Galleria Nazionale d’Arte Moderna e Contemporanea – Rome
The Galleria Nazionale d’Arte Moderna e Contemporanea (National Gallery of Modern and Contemporary Art, sometimes called simply La Galleria Nazionale) is a museum in Rome dedicated to 19th and 20th century art.
History and building
The Galleria Nazionale d’Arte Moderna e Contemporanea of Rome was founded in 1883 to celebrate the then recent unification of Italy. Initially housed in the Palazzo delle Esposizioni, in 1915, the gallery moved into the Fine Art Pavilion – built for the 1911 Rome International Art Fair after a design by architect Cesare Bazzani – close to the Villa Borghese and the National Etruscan Museum.
With a view to create a “temple of the arts”, Bazzani designed a neoclassical building consisting of a monumental stairway, an entrance portico, a central structure and two side wings. Bazzani also adopted creative architectural solutions; for example, the generously-sized rooms of the pavilion are naturally lit from above by an array of skylights and provided with large glazed openings on all sides thus offering beautiful views towards open-air gardens and courtyards, and creating an unbroken visual relationship between interior and exterior space.
The architectural complex of the museum currently encompasses, along with the older building, a back wing also designed by Bazzani in 1933, and a pavilion, unfortunately still uncompleted, designed by Luigi Cosenza in 1973 to accommodate the museum’s collection of contemporary art.
A project to replace Cosenza’s pavilion was developed in 2000 by Swiss architects Diener & Diener, but never built. In 2016, the Galleria Nazionale Director Cristina Collu announced an ambitious 15 million euro project aimed to restore and complete the pavilion, with a view to eventually open it to the public in 2019.
Galleria Nazionale d’Arte Moderna e Contemporanea, Rome, entrance portico; photo source: Rome Today
Collection and semi-permanent exhibition
The modrn and contemporary art collection of the Rome’s Galleria Nazionale d’Arte Moderna e Contemporanea, one of the largest in Europe, consists of about 4000 paintings and sculptures, as well as 13000 works on paper, dating from the early 19th to late 20th century.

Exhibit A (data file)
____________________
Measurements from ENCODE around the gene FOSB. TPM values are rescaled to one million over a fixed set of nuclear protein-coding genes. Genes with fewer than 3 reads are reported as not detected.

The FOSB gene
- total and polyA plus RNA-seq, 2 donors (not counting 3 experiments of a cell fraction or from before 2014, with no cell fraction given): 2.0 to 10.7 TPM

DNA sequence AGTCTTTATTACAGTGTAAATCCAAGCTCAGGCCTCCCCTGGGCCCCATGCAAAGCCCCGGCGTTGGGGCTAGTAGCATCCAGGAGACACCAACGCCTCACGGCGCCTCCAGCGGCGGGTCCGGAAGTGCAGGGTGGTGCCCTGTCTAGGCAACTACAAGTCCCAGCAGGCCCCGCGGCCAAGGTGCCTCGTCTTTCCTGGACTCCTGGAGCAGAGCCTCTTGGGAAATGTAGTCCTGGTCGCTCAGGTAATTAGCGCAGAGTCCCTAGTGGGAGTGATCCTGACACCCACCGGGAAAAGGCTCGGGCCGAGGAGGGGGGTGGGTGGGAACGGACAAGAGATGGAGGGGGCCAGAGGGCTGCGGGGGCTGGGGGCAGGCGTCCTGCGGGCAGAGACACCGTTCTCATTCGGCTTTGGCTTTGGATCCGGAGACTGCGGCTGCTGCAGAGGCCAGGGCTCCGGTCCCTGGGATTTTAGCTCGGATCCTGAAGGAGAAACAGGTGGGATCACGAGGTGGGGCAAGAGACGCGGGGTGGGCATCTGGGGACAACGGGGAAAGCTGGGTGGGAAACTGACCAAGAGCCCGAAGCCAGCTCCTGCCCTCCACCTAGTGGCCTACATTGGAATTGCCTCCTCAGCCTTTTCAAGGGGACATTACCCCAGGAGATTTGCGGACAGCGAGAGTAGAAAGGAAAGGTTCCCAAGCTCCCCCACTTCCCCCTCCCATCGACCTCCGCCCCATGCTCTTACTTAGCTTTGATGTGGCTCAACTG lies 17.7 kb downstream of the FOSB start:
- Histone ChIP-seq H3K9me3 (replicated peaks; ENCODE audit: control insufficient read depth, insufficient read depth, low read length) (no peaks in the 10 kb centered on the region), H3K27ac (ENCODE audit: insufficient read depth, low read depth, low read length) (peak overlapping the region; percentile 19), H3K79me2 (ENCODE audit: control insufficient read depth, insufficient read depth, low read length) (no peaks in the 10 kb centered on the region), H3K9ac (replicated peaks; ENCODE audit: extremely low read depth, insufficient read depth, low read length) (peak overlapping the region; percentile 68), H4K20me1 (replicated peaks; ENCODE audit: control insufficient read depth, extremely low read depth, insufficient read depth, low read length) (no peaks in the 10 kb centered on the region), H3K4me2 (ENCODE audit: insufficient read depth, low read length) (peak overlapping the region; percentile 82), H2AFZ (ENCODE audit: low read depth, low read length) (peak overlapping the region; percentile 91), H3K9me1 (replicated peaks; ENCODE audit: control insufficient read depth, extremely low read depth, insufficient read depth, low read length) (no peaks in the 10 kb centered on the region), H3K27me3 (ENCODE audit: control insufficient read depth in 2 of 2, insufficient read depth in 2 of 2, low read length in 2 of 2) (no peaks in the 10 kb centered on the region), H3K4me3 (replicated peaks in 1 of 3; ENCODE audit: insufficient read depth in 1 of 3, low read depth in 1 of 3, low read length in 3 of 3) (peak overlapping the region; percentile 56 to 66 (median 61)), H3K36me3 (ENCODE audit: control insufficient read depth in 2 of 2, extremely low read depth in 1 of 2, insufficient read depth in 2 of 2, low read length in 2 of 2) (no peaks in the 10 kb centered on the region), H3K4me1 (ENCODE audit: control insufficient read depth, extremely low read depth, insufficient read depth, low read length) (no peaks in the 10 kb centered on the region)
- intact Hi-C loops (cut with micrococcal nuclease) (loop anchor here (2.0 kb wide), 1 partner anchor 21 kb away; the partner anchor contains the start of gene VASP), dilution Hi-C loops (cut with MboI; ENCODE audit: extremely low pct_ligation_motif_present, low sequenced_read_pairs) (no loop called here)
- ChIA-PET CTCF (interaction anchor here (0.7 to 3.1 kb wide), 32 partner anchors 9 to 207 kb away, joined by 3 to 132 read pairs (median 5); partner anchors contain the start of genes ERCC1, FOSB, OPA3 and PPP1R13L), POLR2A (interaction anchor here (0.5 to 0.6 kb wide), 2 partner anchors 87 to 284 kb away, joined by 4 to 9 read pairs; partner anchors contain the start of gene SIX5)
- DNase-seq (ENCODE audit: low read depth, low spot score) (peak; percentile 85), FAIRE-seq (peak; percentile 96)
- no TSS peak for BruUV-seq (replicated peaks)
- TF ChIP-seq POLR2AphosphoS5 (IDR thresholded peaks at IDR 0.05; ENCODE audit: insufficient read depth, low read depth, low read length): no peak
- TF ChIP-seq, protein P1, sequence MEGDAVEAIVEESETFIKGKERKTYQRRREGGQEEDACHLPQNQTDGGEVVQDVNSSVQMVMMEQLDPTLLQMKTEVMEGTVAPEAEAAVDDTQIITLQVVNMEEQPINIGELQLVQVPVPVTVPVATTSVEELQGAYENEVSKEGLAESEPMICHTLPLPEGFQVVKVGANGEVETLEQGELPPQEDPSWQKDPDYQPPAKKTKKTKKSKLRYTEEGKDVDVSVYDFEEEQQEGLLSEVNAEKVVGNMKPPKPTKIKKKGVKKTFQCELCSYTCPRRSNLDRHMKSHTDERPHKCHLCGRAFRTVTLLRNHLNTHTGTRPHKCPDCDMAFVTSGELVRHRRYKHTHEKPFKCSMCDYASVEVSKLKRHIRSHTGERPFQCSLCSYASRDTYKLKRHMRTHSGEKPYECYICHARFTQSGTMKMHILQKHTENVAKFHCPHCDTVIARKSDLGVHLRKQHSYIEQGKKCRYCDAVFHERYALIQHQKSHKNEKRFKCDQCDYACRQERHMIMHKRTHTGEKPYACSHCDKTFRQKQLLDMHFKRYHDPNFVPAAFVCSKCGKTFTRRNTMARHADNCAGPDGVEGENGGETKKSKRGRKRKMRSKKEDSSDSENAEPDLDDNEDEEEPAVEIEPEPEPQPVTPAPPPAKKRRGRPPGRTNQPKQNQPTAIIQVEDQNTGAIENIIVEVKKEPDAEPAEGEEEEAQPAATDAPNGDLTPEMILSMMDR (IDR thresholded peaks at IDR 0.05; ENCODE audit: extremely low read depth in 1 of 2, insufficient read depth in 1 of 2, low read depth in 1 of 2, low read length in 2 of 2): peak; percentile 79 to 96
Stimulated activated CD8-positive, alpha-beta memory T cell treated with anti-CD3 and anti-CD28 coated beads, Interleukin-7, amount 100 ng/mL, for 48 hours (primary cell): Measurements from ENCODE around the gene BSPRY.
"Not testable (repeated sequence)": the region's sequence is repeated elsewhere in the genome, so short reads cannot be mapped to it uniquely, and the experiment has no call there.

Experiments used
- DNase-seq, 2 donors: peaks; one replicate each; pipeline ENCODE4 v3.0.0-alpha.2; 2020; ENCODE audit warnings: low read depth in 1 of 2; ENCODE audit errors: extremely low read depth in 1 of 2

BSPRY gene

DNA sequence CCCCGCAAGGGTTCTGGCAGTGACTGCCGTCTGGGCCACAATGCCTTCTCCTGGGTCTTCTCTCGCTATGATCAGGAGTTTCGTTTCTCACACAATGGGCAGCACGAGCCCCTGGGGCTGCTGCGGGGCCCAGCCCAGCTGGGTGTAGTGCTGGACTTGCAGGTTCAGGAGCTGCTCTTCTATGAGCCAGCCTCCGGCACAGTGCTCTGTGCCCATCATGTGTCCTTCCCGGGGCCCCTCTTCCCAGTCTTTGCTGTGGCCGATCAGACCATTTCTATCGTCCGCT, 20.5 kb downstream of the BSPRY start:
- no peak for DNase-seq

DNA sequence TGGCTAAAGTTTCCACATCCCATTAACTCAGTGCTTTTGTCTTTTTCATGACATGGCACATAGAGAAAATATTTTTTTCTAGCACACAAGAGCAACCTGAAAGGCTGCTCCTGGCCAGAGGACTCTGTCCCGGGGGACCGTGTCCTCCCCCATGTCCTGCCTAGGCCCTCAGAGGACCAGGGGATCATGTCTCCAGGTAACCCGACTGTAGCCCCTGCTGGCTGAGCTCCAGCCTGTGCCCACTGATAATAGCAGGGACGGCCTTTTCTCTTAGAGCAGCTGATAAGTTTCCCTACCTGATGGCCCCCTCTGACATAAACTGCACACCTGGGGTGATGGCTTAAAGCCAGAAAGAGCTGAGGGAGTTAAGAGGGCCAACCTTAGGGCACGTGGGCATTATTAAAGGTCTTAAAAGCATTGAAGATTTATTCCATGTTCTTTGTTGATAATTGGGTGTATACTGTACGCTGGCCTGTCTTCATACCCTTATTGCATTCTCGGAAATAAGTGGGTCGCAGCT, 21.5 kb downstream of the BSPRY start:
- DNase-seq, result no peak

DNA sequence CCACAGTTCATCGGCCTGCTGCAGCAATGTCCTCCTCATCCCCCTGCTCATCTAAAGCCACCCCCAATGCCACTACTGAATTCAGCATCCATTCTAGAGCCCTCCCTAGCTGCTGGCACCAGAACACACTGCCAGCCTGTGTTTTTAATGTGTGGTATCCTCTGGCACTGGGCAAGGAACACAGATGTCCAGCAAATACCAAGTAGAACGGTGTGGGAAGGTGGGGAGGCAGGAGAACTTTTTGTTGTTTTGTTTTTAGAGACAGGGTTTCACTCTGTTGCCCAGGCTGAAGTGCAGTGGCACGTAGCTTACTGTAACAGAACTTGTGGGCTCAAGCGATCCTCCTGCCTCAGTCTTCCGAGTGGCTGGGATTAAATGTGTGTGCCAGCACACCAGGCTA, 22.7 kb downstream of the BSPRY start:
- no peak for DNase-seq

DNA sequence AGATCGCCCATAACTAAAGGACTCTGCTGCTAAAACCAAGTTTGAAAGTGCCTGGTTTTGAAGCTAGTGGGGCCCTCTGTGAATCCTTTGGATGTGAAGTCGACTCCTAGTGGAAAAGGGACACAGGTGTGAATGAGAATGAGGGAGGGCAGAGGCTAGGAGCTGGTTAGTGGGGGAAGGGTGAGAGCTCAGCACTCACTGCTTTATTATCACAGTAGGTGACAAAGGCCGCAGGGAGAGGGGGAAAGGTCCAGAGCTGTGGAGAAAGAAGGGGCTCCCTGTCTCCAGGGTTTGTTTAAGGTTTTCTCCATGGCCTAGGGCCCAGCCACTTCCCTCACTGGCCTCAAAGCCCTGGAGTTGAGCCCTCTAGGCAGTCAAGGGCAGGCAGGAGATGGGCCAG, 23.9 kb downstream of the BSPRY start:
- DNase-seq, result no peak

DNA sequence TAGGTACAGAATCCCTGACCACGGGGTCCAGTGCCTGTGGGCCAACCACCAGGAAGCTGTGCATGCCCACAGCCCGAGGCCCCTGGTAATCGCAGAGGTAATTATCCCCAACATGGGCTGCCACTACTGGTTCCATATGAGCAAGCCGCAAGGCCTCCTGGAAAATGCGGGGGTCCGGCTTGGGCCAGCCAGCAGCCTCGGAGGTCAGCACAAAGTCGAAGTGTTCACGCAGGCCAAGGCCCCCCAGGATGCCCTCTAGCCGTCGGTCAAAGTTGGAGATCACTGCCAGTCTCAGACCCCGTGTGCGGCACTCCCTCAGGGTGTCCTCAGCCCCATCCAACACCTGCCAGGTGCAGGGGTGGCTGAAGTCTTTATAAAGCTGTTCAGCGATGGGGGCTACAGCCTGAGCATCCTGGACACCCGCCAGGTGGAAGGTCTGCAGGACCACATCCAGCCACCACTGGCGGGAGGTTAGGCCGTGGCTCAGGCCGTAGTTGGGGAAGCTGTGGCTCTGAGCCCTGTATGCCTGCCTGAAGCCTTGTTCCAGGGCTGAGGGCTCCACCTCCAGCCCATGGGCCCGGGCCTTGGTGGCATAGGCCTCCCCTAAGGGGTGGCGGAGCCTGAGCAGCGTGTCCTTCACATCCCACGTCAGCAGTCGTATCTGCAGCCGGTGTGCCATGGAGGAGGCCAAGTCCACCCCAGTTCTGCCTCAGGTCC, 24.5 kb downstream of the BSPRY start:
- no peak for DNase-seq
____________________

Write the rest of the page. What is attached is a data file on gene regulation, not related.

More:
The collection comprises pieces of art by some 170 Italian and international artists, including Umberto Boccioni, Joan Mirò, Lucio Fontana, Felice Casorati, Carlo Carrà, Piero Manzoni, Vincent Van Gogh, Alberto Burri, Antonio Canova, Osvaldo Licini, Man Ray, Giuseppe de Nittis, Amedeo Modigliani, August Rodin, Michelangelo Pistoletto, Georges Braque, Giacomo Balla, Gustav Klimt, Alberto Magnelli, Giorgio de Chirico, Giovanni Segantini, Jackson Pollock, Giuseppe Capogrossi, Renato Guttuso, Silvestro Lega, Medardo Rosso, Joseph Cornell, Dante Gabriele Rossetti, Edgar Degas, Giovanni Fattori, Vanessa Beecroft, Max Ernst, Claude Monet, Paul Cézanne, Piet Mondrian, Hans Arp, and Gustave Courbet.
Entitled Time is Out of Joint, the semi-permanent exhibition on view in the Galleria Nazionale until April 15, 2018 features about 500 works of art – including pieces on loan from public museums and private collections – arranged in a neither in a chronological nor in a thematic sequence, but based on free associations.
The concept behind the exhibition is to create a dialog between artworks on view and the museum’s architecture into which “pieces of art move freely into a sort of anarchy which, following a female tradition which I deem I belong to, is not disorder while something that comes before rules”.
Interior view of the Galleria Nazionale; photo: Fernando Guerra
Programs and services
Along with temporary exhibitions, the Galleria Nazionale hosts seminars, lectures, special projects, open contests, educational programs, and workshops for children and teens.
The gallery’s building is completely accessible to physically impaired people.
Interior views of the museum’s galleries; photos: Fernando Guerra
Time is Out of Joint, installation view; photo: Giorgio Benni
A children’s workshop; photo courtesy of La Galleria Nazionale, Rome
Gustav Klimt, The Three Ages of Women (Die drei Lebensalter einer Frau), 1905, oil on canvas; photo: Jean-Pierre Dalbéra
Paul Cézanne, Le Cabanon de Jourden, 1906, oil on canvas; photo: Martin Beek
Lucio Fontana, Concetto Spaziale – Attese, 1961, waterpaint on canvas; photo: Nicolas Vadilonga
Cover image: Galleria Nazionale d’Arte Moderna e Contemporanea, Rome, exterior view; photo: Byron T.